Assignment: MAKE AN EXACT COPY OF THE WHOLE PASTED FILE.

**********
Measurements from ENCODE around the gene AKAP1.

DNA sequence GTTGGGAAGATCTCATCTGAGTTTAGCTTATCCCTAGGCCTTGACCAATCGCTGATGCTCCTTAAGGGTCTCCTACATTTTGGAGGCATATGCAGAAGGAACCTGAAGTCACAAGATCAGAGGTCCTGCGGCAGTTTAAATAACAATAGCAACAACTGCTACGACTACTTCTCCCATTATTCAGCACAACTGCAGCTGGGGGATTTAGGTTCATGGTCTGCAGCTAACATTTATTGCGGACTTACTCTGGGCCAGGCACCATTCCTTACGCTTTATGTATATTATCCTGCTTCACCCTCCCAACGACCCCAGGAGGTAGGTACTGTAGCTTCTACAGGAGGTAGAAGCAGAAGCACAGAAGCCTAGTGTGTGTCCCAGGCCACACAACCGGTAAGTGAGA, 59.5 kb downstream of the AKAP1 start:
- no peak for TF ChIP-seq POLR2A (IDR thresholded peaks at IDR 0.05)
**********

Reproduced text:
Measurements from ENCODE around the gene AKAP1.

DNA sequence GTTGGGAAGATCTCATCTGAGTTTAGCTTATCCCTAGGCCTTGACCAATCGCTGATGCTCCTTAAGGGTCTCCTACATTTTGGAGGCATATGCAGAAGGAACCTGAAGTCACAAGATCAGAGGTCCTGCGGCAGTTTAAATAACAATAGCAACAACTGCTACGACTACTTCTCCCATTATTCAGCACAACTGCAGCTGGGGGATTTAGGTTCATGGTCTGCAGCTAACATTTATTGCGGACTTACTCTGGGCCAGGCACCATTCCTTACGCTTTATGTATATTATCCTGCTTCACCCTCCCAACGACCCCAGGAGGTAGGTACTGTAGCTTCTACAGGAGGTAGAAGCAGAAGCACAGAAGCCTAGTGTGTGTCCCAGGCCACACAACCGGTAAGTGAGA, 59.5 kb downstream of the AKAP1 start:
- no peak for TF ChIP-seq POLR2A (IDR thresholded peaks at IDR 0.05)